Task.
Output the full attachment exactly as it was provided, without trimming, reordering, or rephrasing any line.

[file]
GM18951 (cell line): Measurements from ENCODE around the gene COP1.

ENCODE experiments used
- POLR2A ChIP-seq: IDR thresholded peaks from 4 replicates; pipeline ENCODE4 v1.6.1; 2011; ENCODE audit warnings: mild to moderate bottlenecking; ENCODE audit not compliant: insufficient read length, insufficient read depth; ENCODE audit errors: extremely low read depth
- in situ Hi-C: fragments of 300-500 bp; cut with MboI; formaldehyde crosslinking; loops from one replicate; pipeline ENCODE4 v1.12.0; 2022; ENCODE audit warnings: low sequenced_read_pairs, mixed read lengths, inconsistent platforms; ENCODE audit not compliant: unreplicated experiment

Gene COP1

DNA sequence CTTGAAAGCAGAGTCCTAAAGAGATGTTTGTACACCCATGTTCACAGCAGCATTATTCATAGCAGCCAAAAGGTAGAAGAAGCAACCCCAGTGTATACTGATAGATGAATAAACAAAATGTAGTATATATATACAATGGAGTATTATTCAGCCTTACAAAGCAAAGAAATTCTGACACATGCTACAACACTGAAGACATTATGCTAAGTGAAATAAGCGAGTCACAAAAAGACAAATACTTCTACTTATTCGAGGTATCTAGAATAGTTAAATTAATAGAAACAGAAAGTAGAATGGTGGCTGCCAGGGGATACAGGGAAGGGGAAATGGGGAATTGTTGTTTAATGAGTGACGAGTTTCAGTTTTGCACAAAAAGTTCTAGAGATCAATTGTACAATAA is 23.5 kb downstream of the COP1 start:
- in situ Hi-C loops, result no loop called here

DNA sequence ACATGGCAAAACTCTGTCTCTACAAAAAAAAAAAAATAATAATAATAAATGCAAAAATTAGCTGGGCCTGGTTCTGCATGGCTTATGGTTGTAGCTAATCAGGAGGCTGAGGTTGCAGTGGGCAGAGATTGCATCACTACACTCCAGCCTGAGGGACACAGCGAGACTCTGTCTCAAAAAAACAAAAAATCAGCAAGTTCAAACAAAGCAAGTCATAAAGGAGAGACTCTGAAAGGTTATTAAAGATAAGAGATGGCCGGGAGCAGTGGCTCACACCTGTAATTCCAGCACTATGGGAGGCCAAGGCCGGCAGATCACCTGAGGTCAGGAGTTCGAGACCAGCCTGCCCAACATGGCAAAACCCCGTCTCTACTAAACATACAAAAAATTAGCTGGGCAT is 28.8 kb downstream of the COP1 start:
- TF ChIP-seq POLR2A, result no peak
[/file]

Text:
GM18951 (cell line): Measurements from ENCODE around the gene COP1.

ENCODE experiments used
- POLR2A ChIP-seq: IDR thresholded peaks from 4 replicates; pipeline ENCODE4 v1.6.1; 2011; ENCODE audit warnings: mild to moderate bottlenecking; ENCODE audit not compliant: insufficient read length, insufficient read depth; ENCODE audit errors: extremely low read depth
- in situ Hi-C: fragments of 300-500 bp; cut with MboI; formaldehyde crosslinking; loops from one replicate; pipeline ENCODE4 v1.12.0; 2022; ENCODE audit warnings: low sequenced_read_pairs, mixed read lengths, inconsistent platforms; ENCODE audit not compliant: unreplicated experiment

Gene COP1

DNA sequence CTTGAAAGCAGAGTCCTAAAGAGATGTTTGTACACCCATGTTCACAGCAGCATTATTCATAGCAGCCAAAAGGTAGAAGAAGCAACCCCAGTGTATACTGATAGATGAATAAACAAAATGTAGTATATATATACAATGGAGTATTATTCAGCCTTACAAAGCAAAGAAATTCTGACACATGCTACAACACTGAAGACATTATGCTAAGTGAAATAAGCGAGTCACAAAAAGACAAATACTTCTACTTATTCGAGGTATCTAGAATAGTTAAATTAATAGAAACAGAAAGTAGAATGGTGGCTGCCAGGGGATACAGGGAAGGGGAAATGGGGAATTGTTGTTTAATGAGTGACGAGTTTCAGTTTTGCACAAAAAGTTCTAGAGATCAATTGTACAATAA is 23.5 kb downstream of the COP1 start:
- in situ Hi-C loops, result no loop called here

DNA sequence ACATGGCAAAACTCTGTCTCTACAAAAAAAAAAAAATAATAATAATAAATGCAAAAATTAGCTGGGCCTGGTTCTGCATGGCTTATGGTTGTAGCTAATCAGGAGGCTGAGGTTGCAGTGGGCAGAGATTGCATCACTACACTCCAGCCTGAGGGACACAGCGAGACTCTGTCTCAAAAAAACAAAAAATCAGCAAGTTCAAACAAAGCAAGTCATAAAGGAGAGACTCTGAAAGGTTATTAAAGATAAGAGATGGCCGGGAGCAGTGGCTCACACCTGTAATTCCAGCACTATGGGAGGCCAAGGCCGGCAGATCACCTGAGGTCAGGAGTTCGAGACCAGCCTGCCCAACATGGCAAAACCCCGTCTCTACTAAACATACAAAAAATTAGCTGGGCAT is 28.8 kb downstream of the COP1 start:
- TF ChIP-seq POLR2A, result no peak